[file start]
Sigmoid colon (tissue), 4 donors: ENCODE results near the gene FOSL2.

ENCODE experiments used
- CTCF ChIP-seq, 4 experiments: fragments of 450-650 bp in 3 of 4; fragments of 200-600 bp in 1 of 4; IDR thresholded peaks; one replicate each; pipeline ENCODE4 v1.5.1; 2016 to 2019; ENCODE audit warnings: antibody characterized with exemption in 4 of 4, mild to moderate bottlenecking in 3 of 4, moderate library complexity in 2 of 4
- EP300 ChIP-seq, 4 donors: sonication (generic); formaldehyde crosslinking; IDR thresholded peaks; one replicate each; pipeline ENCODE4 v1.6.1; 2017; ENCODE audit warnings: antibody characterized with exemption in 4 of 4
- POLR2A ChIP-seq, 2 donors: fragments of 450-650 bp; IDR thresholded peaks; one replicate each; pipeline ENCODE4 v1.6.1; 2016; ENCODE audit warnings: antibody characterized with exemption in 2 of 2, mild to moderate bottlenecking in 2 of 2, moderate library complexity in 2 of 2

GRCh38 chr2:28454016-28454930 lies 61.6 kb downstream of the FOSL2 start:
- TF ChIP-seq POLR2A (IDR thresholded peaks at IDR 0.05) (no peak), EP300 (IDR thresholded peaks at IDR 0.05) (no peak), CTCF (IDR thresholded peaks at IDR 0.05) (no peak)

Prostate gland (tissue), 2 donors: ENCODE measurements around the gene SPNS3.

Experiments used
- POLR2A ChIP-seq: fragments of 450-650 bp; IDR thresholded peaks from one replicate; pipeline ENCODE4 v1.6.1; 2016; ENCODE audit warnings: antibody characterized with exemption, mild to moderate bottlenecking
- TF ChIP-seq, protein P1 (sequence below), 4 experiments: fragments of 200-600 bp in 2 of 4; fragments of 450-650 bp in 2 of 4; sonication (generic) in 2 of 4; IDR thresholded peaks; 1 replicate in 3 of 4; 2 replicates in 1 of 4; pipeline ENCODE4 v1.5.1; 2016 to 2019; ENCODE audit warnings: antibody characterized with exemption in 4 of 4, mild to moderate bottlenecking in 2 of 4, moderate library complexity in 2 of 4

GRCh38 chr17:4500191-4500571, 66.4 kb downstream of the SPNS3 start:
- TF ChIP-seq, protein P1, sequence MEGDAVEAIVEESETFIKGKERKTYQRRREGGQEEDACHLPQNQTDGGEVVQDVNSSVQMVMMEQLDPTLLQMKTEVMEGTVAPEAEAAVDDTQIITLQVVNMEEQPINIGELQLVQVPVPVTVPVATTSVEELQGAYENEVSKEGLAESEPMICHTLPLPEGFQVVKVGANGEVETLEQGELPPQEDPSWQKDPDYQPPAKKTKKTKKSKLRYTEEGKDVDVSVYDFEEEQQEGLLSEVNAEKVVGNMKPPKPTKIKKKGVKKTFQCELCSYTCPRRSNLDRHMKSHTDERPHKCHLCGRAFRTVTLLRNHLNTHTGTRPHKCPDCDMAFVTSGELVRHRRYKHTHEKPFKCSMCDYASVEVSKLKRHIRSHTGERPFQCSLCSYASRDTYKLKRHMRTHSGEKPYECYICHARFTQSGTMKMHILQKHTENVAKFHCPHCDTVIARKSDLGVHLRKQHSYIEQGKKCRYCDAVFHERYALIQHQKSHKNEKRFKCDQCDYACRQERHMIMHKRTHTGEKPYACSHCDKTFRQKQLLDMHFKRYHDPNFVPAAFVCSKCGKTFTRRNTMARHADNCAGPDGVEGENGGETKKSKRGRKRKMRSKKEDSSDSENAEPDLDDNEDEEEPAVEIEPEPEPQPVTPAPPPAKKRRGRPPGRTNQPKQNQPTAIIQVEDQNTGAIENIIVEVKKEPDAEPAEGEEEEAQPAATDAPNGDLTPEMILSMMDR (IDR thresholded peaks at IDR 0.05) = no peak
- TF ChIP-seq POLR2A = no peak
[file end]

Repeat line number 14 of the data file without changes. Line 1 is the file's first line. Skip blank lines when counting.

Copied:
- TF ChIP-seq POLR2A = no peak